The cutting jolts all over the place leaving audience confusion in its wake - for most of the film I had very little idea of where any of the 'action' was taking place; apart from a shot of some boats in a harbour and a couple of establishing shots of a big house all the film takes place indoors - even the scenes which are obviously meant to be outside feel like interiors. (Mostly down to the crappy sound work.) The setting is weird too, the street (shot in what appears to be some sort of living museum heritage centre) is knee deep in straw. The rich get about in horse-drawn carriages or vintage auto-mobiles. The protagonist's 'flat' consists of one ground floor room with a door that opens straight onto the street and has shop windows - and some of the worst wrinkled wallpaper-hanging I have seen. A metaphor maybe for all the many layers of meaninglessness on display? A thin covering to be peeled away to reveal even shallower layers of meaningless beneath? And just why does the protagonist's mullet change colour from yellow to orange, then back again, quite so often? What was that grainy, sepia-toned flashback to the granny getting her throat slit by total strangers all about? Who is the whore in the red dress and what has she to do with anything going on in the rest of the film? Why does the hero pay for his daughter to be smuggled out of the country with a small bag of undefined something like a character from a historical movie? and why doesn't the smuggler look to see what's in the bag? - it could be toenail clippings for all he knows! Why is 'the comic' at the centre of the film so incredibly bloody unfunny? the only really funny stand-up delivered joke of the whole film comes from a character we have never met before (and never seen again) suddenly appearing mid-frame to deliver a seriously surreal gag before vanishing from the movie. What. Is. Going. On? This sort of thing keeps me awake at night.
I think producer / writer / director / editor / sounds effects arranger Richard Driscoll was trying to do something very simple - an SF reworking of Dostoevsky's Crime and Punishment in the northern Working-men's club circuit - but somehow, accidentally, managed to make the most accurate, sustained, parody of every bad, overly-arty first year Film Student movie ever produced.
It's comedy heaven.
Chasing the Deer (1994)
Over-accurate and turgid.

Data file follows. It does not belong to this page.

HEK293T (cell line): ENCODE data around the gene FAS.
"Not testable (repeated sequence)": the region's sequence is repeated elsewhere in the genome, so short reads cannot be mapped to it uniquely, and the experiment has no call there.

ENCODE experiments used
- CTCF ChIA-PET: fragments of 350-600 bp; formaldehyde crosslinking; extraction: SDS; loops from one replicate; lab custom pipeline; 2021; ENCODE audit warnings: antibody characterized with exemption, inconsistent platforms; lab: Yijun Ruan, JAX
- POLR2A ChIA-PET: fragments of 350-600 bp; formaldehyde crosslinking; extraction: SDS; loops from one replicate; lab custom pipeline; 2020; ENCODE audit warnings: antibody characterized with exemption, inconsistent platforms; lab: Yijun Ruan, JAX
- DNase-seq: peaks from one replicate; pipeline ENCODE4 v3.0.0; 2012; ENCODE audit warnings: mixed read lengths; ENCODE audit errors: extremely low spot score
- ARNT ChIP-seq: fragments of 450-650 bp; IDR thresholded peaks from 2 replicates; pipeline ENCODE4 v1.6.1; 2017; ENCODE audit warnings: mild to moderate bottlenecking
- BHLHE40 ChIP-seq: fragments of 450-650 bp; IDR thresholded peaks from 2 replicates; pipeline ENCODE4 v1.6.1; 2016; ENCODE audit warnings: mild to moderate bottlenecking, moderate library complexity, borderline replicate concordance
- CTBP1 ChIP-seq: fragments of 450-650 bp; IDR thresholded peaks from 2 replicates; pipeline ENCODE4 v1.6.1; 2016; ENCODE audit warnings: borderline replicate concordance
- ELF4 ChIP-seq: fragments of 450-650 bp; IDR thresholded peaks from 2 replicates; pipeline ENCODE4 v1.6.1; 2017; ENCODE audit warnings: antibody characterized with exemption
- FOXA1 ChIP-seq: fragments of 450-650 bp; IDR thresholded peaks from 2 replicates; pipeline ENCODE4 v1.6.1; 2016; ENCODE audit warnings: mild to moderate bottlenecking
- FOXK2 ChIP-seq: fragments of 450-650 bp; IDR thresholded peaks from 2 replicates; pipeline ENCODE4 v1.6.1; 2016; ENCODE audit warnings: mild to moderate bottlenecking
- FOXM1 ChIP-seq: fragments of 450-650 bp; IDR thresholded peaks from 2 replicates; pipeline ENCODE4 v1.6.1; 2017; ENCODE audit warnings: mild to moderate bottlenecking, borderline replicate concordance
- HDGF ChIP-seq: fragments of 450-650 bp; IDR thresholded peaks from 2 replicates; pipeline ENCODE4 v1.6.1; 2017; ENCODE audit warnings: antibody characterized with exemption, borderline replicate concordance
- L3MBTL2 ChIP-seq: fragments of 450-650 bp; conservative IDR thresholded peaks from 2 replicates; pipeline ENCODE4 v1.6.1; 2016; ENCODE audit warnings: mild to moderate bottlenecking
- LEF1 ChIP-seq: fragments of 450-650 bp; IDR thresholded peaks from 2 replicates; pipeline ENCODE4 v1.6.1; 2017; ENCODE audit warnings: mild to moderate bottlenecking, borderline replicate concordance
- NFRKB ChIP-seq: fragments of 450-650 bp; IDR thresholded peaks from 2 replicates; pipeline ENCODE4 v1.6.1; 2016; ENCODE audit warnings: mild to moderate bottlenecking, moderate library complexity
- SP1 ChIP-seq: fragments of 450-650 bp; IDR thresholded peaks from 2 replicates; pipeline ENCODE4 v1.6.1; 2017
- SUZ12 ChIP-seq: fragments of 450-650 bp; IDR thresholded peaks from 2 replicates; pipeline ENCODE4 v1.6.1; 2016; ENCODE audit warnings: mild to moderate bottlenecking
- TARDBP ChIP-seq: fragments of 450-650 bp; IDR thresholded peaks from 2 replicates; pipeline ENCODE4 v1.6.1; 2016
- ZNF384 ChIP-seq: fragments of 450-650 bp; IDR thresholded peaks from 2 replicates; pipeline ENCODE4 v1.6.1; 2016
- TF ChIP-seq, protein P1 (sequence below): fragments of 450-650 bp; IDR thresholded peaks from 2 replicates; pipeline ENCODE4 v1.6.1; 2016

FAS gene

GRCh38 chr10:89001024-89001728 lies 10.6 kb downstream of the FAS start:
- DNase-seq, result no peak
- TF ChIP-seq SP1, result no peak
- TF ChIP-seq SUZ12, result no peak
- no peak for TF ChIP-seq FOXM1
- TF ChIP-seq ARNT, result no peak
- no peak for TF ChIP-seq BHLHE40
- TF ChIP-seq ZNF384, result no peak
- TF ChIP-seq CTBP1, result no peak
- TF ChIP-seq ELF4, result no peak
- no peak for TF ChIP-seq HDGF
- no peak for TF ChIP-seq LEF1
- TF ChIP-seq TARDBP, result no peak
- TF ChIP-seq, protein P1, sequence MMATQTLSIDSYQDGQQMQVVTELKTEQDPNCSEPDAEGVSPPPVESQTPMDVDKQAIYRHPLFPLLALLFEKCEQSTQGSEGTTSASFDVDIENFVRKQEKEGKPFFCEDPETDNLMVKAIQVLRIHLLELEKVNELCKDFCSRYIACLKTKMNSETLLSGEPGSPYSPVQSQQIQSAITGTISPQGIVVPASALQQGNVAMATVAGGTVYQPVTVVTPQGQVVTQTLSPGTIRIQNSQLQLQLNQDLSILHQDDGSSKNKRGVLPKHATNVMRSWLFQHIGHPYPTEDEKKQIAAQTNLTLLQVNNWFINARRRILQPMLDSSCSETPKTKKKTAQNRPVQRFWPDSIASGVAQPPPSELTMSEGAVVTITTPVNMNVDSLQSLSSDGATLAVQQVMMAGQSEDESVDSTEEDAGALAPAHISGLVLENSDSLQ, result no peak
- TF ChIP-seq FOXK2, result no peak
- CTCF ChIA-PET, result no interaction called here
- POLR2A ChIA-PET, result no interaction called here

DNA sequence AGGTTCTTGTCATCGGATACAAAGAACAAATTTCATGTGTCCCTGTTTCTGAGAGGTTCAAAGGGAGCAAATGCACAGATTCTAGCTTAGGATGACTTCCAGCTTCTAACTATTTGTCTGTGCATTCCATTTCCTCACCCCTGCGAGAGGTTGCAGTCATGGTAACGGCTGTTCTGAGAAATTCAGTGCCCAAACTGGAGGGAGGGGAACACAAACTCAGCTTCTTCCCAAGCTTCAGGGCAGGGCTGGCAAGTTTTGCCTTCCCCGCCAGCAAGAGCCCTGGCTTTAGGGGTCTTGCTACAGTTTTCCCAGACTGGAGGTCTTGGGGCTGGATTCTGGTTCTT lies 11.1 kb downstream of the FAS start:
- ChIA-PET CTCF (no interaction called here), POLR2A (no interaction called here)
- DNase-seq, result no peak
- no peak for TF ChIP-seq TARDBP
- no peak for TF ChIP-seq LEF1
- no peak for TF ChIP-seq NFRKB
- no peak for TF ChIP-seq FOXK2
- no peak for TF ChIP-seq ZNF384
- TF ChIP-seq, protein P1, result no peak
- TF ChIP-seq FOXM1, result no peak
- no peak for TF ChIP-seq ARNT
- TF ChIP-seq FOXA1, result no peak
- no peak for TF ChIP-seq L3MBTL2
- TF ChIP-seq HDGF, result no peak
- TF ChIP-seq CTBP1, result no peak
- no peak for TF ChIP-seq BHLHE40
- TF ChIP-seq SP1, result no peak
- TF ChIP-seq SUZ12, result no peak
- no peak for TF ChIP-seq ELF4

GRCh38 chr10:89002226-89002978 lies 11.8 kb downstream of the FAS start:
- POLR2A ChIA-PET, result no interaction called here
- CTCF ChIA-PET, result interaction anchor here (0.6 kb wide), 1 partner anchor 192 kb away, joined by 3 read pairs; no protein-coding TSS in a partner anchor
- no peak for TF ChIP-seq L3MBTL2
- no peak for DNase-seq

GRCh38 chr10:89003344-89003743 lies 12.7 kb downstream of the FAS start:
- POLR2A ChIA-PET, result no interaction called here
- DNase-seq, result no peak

a film with 195 'Associate Producers' (ie investors) listed on the end credits, a terrible script that lurched from one undercooked cliché to another, and some frankly bafflingly amateur looking direction and editing that kept leaping the movie from one scene to another in alarming jumps. Though the production values for such a low budget film were excellent - I don't suppose there was a historical re-enactment society in the north of Britain that didn't end up in this show somewhere, and some of the locations were genuine - there were far far too many characters knocking about. In addition to the thin soap opera element (father and son separated by circumstances end up on opposing sides and die in each other's arms on the battlefield - yes, that hoary old chestnut of a story) there were dozens and dozens of other characters who would arrive on screen, address all those around them by their full rank and title so we knew who they were, before disappearing from the narrative never to be seen again (quite often taking all their friends with them). I guess the writers were aiming for some historical accuracy but time and time again I kept thinking, 'Oh god, not more Lord Whoevers and General Thisandthats. I don't need to meet all these people'. People criticize 'Hollywood' movies for simplifying history, combining characters and trimming events to fit a convenient narrative structure, and watching this film I see why that process takes place. A film is not a history lecture, it doesn't come with footnotes and a reading list. First and foremost a film, even one based on historical events, is an entertainment. It can be polemical, emotive, manipulative and all those other things but unless it has some sort of a narrative that people engage with it's not going to keep its audience. Whatever 'message' (for want of a better word) the film maker wants to convey will be lost. I have no idea what the makers of Running the Deer wanted me to come away with. I didn't care about any of the characters I could identify, and I really had no clearer idea of the events of the 1745 Jacobite Rising than I couldn't have gleaned from any picture-book history of Scotland. The acting was adequate, though less than inspired (but given some of the clunky, very stagy dialogue the actors were asked to deliver I can't blame them for not setting the screen on fire. Most of the cast were unknown to me but Brian Blessed lent his beard to the occasion - and was the nominal 'star' of the show). Most of the time I felt I was watching some historical tableau of Scottish history presented by semi-professional actors. (A job I have done; I know what I'm talking about.) There was however one really nice moment that suddenly set all the rest into context. For a few seconds the film actually looked like a film and not a 'living history' show. Before the final hopeless battle at Culloden there is a slow tracking shot of the ranks of Scottish troops facing the camera, arms at the ready, all speaking fervently in Gaelic. As the camera reaches one of our English speaking protagonists we hear his voice: "I am Alistair Campbell son of... etc.". Cut to Bonny Prince Charlie on his horse. He turns to his aide. "What are they doing?" he asks. The aide replies something along the lines of: 'they are reciting their lineage. It makes them remember who they are and brave in battle'. "Interesting..." says the prince, "Interesting...." Now that was a nice piece of film making. A moment where image, sound editing, and well-delivered dialogue tell us something we don't know, show us something of the character of the men who are about to die, and something of the character of the prince for whom they are about to fight. (He has, after all, been leading them for months and only just noticed they do this before a battle?) Two shots worth saving surrounded by 90 minutes of padding.